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The walls within: working with defenses against otherness

Online Conference 5-11 July 2021

AM24-PP19-QC

Parallel Papers Session 1
Friday 5 July 1.45pm-3.00 pm, EEST
Paper Code: PP19
CE Credits Available
Presented online

The Psychedelic Balcony: Phantastic Object or Simply Fantastic?

Presenter: Courtney Rennicke
Moderator: Elisabet Engellau

Abstract
How do we understand the resurgence of interest in psychedelics in a world confronting existential threats due to climate change, artificial intelligence (A.I.), intractable armed conflicts, and mental health crises, among many other challenges? Given psychedelics varied history as the gateway to consciousness expansion, tool for covert government intelligence operations, illegal drug, mascot for creatives, as well as emergent cornerstone of wellness culture, this paper aims to look at and then beyond the plethora of articles, podcasts, and videos touting the use of psychedelics in leadership and organizational transformation. It will explore the unconscious societal undercurrents that may have catalyzed psychedelics' reentry into our current zeitgeist and their potential to contribute to our understanding of consciousness and the boundaries of our self-as-instrument in systems psychodynamic work. This inquiry will be rooted in interpretive phenomenological analyses of ethnographic field notes, listening posts, and interviews with people who are considering or who have completed guided psychedelic experiences.

This investigation into psychedelics place in the systems psychodynamics of our civilization’s discontents will be held in a dialectic between what is currently known about their “fantastic” properties from neuropsychological and psychiatric perspectives and the ways in which they may have become a receptacle for societal projections as phantastic objects. The accumulating data from randomized controlled studies that psychedelics can provide amelioration from conditions such as posttraumatic stress disorder, addiction, anxiety associated with cancer and terminal illness, and major depressive disorder will be reviewed with reflections about the cultural meaning of who sanctions or approves psychedelics use. Through a neurological lens, this paper will inquire if psychedelics have something to offer us in their purported capacity to move us past perceptual ruts, access intense emotional experiences, and thus expand the view from our psychic “balcony” or “night vision” goggles. Further, psychedelic processes that temporarily create more neurological chaos, sensory interconnectivity, and increased capacity for novel associations, collectively referred to as the entropic brain, will be considered through the lens of complexity theory.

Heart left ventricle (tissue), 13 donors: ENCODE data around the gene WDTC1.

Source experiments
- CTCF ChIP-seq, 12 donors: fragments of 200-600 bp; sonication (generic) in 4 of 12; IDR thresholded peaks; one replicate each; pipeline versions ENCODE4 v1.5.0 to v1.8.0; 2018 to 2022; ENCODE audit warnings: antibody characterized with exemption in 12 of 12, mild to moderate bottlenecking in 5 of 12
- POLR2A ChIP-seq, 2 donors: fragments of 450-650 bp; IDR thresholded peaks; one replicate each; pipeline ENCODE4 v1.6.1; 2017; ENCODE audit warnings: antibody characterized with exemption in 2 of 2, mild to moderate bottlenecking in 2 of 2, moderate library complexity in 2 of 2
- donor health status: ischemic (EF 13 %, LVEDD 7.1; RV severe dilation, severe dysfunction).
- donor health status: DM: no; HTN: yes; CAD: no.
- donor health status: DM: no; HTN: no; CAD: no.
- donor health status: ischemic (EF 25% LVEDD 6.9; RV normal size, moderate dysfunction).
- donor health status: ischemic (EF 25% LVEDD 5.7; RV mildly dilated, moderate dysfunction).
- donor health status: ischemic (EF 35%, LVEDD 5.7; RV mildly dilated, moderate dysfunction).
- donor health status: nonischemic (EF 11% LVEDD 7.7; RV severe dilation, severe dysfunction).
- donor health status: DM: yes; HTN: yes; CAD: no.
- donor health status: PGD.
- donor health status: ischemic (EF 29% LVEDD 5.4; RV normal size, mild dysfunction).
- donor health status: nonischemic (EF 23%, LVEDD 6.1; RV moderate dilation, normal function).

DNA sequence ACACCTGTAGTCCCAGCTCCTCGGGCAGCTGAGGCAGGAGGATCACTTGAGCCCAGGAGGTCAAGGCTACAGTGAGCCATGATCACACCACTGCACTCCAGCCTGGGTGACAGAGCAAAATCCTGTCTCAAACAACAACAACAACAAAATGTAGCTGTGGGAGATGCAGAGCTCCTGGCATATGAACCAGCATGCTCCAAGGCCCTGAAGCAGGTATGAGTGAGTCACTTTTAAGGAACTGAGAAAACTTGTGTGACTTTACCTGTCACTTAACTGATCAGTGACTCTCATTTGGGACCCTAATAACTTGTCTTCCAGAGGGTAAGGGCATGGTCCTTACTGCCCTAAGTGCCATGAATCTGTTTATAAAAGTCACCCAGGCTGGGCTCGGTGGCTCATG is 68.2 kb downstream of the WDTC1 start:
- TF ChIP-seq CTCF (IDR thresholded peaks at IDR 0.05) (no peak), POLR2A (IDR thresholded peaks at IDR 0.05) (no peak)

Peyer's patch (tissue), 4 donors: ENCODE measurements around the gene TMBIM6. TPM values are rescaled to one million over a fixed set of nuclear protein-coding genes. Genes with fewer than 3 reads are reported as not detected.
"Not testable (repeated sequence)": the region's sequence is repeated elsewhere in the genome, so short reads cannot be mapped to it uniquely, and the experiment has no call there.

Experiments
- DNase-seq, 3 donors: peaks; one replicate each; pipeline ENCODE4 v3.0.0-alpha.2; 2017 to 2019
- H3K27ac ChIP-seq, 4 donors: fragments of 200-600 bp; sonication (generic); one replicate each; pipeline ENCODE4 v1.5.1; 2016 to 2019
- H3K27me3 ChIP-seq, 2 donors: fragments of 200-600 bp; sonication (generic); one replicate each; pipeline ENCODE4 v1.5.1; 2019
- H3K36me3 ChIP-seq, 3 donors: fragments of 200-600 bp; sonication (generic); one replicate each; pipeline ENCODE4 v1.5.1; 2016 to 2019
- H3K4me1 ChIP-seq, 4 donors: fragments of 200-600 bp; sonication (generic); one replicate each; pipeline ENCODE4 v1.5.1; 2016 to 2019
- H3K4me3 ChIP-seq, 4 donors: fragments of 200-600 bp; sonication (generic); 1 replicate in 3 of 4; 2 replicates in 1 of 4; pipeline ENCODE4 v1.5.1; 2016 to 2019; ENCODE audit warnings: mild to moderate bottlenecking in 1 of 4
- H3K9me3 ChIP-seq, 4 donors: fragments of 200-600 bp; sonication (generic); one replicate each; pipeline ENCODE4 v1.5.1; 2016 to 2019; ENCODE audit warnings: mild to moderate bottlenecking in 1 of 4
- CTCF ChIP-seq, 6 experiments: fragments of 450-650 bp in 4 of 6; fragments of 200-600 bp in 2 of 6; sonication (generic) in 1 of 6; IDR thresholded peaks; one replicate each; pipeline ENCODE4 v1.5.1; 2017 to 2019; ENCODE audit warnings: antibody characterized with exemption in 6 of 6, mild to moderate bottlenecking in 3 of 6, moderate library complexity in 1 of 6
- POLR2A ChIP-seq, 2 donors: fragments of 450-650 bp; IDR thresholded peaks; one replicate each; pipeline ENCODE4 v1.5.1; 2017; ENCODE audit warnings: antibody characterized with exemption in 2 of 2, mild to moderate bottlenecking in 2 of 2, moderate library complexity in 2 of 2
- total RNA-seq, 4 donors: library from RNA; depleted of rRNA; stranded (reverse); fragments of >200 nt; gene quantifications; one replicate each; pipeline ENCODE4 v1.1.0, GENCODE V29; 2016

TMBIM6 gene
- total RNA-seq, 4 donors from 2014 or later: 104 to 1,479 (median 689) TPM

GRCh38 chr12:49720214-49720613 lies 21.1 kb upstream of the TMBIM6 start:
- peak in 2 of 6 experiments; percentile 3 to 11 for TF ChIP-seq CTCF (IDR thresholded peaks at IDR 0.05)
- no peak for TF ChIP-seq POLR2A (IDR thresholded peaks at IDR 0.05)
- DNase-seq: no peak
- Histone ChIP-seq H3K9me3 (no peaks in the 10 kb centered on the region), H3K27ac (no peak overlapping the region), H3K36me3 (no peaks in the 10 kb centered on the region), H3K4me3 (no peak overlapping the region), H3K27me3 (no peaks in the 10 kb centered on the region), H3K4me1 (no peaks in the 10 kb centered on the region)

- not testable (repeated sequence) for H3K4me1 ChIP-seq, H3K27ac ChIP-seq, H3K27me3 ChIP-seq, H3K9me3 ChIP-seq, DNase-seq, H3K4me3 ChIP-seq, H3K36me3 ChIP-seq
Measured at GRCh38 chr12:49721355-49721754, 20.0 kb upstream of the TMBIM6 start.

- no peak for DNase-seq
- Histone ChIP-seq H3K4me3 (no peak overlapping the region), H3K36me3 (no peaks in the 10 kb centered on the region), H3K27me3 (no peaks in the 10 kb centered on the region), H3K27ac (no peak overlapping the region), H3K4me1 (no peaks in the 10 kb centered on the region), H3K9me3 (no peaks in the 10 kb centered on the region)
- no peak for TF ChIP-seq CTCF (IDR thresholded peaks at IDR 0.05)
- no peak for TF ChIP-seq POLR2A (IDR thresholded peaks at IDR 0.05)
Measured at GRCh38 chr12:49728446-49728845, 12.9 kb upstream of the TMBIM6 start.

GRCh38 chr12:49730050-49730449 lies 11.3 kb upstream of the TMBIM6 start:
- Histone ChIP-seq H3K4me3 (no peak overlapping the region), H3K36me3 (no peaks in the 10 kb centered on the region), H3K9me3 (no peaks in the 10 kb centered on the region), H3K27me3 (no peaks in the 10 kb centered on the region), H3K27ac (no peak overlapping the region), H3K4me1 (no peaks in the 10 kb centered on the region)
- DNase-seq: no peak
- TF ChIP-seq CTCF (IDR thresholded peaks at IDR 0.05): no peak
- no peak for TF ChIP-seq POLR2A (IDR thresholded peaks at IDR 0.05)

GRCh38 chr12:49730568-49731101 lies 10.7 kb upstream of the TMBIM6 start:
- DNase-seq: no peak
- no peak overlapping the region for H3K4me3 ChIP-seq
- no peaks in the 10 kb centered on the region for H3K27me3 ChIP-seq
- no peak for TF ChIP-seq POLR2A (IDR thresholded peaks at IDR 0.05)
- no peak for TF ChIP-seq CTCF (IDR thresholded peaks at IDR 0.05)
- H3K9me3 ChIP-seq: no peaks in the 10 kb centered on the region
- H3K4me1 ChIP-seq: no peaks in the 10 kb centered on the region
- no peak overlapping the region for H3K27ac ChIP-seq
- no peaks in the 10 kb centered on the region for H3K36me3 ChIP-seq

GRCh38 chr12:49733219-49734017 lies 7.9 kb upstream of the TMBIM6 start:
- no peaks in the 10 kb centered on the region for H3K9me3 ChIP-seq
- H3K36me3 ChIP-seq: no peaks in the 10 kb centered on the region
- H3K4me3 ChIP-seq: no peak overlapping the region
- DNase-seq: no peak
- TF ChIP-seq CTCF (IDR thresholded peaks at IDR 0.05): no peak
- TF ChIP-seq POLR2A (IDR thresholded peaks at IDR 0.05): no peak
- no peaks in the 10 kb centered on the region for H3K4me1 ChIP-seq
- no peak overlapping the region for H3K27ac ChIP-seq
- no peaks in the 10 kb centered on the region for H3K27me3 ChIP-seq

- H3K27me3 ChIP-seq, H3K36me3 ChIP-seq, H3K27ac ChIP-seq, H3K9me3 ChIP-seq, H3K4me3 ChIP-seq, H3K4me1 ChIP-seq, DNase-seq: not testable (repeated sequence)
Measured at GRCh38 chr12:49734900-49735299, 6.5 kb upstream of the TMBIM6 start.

Thematic analysis of narratives from interview subjects who are considering or have experienced guided psychedelic journeys will explore the ways we psychically map and relate to our consciousness, as well as alter or reify our boundaries intra- and interpersonally. This nascent dialog between systems psychodynamics and psychedelic science will be explored through Turquet’s phenomenology of identity in groups and by comparing Bion’s concept of containment to psychedelic notions of set and setting. This paper will consider if psychedelics meet the criteria of a phantastic object and if so, what collective energies and emotions might they be binding for us and protecting us from? We will consider if psychedelics are nudging us towards a greater capacity for non-relational caring, increased negative capacity or just patching us up to be more productive workers, leaders and innovators.

If psychedelics are also understood as a “super-placebo” or non-specific amplifiers of experience, how do our collective beliefs about them shape the experience of an individual's psychedelic journey? Does their potentially “phantastic” status offer something generative even for those who have no direct experience with them? Lastly, if there is a critical period of neuroplasticity following a psychedelic experience, this paper will speculate about how consultants, coaches, analysts and therapists might understand and support individual’s integration of these experiences.

Biographical Summary

Courtney Rennicke, Ph.D. is currently completing a degree in systems psychodynamics at INSEAD and is a Columbia University trained clinical psychologist, who founded a group practice, Rennicke & Associates, specializing in attachment-focused family psychotherapy for adopted children in New York City. Dr. Rennicke is a Certified Trainer in Dyadic Developmental Psychotherapy © (DDP) and teaches mental health professionals working in child welfare around the world about how to support children’s healing from developmental trauma, including in Australia, Czech Republic, Greece, Kenya, Netherlands, New Zealand, North Macedonia, the United Kingdom, and the United States.
In addition to certification in DDP, Dr. Rennicke has received advanced training in Accelerated Experiential Dynamic Psychotherapy (AEDP) for relational work with adults. Dr. Rennicke has also supervised and taught psychology externs, social workers, post-doctoral fellows and psychiatry residents in a range of treatment modalities at New York University/Bellevue Hospital, Columbia University, and Yeshiva University.


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